Public Release: 

Rosier Picture Of Life After Prostate Surgery

Washington University in St. Louis

Every man considering surgery for treatment of prostate cancer knows he could leave the hospital incontinent and impotent. Some men with prostate cancer fear these complications so much they avoid surgery altogether, even though it's the surest method to rid the body of cancer. But perhaps these men should reconsider their options. According to a new study by researchers at Washington University School of Medicine in St. Louis, today's prostate cancer patients recover remarkably well from surgery, and very few regret having the operation.

The researchers surveyed more than 1,000 prostate cancer patients and found that men who opted for surgery compared favorably to men who underwent other treatments. "The surgery patients fared well emotionally, they adjusted well, and very few reported being dissatisfied with their treatment," says Deborah S. Smith, Ph.D., research assistant professor of urologic surgery and lead researcher for the study, which was funded by the American Cancer Society.

Although surgery did put men at a higher risk for sexual problems, it didn't increase the risk of incontinence. Most importantly, the men who underwent surgery felt healthier than the other patients and were just as content with their lives.

The researchers reported their findings April 16, 1997, at the annual meeting of the American Urological Association in New Orleans. "This is the first modern study to look at outcomes for men whose prostate cancer was detected through screening," says William Catalona, M.D., chief of urologic surgery at the School of Medicine and co-researcher of the study. "The results are far more encouraging than anything else that has been published."

Surveys Yield Surprises

The researchers sent surveys to 1,842 men who had been diagnosed with prostate cancer through screening at the Washington University School of Medicine between 1989 and 1995. They eventually received 1,340 completed surveys. Seventy-six percent of the respondents had undergone radical prostate removals at the School of Medicine and elsewhere; 18 percent had received treatments of hormones, radiation or cryotherapy; and 6 percent had received no treatment.

The questionnaires asked the men if their current urinary or sexual functioning "bothered" them. The men also rated their satisfaction with their treatment, their overall emotional well-being and their general health. About 58 percent of surgery patients reported problems with sexual functioning, compared with 51 percent of the patients who had other therapies and 35 percent who had no treatment. "That's a striking difference, but it's smaller than we expected," Smith says.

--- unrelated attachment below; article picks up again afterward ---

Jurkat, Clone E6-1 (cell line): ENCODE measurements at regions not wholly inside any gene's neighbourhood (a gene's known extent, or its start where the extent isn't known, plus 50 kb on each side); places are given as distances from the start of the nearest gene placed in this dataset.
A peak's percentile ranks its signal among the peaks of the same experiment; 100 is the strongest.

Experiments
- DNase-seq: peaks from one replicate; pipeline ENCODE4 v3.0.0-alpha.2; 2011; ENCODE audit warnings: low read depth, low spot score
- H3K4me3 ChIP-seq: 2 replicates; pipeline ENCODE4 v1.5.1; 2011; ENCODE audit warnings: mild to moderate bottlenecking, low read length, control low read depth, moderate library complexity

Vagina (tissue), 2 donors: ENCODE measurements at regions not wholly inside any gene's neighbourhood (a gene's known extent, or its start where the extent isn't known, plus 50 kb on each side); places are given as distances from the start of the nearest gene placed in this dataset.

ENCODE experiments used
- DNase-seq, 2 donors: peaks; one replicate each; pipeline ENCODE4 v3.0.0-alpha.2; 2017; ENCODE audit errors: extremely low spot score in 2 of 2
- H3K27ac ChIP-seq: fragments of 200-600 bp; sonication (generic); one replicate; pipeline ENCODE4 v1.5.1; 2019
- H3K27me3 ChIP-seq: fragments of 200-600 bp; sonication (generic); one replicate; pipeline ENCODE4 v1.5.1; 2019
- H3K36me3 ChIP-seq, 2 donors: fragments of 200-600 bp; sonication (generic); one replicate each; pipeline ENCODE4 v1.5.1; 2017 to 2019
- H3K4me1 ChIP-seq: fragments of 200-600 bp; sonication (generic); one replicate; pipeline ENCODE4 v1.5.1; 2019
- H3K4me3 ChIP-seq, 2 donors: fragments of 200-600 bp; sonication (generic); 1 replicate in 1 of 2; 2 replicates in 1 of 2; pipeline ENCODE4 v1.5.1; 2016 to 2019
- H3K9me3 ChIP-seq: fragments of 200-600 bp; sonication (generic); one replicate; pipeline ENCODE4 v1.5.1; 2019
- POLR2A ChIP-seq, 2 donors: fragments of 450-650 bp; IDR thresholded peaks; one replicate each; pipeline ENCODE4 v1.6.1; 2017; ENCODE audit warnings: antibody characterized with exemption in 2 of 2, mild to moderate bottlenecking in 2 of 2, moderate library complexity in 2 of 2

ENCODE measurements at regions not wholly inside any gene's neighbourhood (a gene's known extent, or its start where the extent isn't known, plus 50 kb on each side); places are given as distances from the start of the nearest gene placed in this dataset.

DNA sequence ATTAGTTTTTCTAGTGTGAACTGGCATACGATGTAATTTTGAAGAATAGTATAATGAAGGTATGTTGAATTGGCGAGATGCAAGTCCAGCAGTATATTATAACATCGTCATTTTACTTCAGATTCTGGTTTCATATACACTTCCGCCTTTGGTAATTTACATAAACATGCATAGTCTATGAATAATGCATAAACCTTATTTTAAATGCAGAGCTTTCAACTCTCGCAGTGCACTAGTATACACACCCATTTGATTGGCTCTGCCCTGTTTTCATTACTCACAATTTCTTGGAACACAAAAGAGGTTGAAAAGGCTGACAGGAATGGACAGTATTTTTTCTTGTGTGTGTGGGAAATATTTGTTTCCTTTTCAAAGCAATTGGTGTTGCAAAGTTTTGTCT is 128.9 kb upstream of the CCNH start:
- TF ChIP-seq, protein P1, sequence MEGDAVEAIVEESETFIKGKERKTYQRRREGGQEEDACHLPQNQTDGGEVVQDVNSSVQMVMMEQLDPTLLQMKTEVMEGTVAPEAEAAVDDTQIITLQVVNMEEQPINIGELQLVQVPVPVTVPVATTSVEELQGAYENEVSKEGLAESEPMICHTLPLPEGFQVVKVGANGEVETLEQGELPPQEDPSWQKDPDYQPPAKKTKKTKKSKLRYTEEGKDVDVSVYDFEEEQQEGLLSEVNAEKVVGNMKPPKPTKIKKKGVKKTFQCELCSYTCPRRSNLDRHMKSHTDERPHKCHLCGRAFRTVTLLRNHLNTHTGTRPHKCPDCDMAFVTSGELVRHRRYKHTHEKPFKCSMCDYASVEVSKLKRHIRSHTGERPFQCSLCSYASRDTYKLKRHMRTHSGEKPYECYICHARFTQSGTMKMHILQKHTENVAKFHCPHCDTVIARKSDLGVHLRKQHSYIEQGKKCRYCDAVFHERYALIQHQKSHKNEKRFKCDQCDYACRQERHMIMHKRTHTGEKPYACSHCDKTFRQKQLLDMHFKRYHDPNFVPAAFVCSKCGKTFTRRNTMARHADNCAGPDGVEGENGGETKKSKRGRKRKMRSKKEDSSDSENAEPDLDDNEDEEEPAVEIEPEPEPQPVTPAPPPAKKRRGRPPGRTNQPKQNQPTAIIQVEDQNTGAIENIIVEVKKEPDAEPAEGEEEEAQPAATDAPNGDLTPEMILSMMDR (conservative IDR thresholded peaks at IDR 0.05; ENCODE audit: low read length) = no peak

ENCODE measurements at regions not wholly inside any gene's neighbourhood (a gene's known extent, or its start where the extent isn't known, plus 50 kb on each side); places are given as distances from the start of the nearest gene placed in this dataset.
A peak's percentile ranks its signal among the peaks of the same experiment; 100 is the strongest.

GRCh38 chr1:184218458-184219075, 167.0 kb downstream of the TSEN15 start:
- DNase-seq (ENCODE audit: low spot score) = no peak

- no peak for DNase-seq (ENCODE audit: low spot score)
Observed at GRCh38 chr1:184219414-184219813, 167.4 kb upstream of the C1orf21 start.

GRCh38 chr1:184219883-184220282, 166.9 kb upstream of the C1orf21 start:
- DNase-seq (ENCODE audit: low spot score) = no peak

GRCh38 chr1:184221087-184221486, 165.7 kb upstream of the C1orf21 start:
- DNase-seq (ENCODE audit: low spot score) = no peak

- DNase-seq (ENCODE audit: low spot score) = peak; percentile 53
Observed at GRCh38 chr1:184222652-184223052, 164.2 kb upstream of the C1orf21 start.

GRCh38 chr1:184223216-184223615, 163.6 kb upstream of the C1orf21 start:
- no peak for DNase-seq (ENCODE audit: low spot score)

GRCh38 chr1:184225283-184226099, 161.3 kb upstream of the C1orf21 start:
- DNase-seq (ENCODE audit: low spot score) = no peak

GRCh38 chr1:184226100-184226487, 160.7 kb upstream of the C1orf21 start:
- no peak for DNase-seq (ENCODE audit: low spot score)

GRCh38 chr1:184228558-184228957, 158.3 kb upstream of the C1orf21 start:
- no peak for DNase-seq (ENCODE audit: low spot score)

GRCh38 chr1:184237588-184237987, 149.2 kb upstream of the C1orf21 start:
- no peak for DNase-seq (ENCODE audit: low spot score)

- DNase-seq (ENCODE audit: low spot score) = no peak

Surprisingly, the percentage of patients reporting urinary problems was the same for each group -- about 10 percent. "We thought the surgery patients would be most bothered by urinary problems because that is a potential side effect of surgery," Smith says. A recent study of Medicare patients showed that 32 percent of the men had to wear pads after surgery for prostate cancer, Smith says. She notes that those patients hadn't necessarily undergone prostate cancer screening and that the cancers may have been relatively advanced at the time of surgery.

Satisfied Patients

About 90 percent of the men in each Washington University survey group said they were satisfied with their treatment.

Interestingly, the major key to satisfaction turned out to be urinary function, not sexual function. Men with urinary problems were generally dissatisfied with their treatment, but men with sexual problems were as satisfied as everyone else.

The groups also were nearly identical in terms of emotional well-being, and their scores were typical for men their age. The surgical patients felt slightly healthier than the other patients, partly because doctors consider healthy men to be the best candidates for prostate cancer surgery.

Smith points out that the average surgery patient was 65 at the time of diagnosis, about seven years younger than the patients in the other two groups. Doctors generally don't recommend surgery for prostate cancer patients in their mid-70s or older because the operation probably won't add significantly to their life span, Smith says. The age difference in the study partially explains why the surgery patients responded so well to treatment, and Smith plans to adjust the results to account for the age gap. She also plans to send out a new batch of surveys this year.

The current picture for prostate surgery patients may be incomplete, but it's decidedly rosier than it used to be, Catalona says. Previous studies had painted a bleak picture of life after the operation, he explains. "Those studies showed gloom and doom -- almost every patient was impotent, incontinent and unhappy," he says. "But those studies are from years ago, when surgeons weren't using modern techniques and cancers weren't detected early. Today, patients have an excellent chance of leading full lives after prostate surgery."


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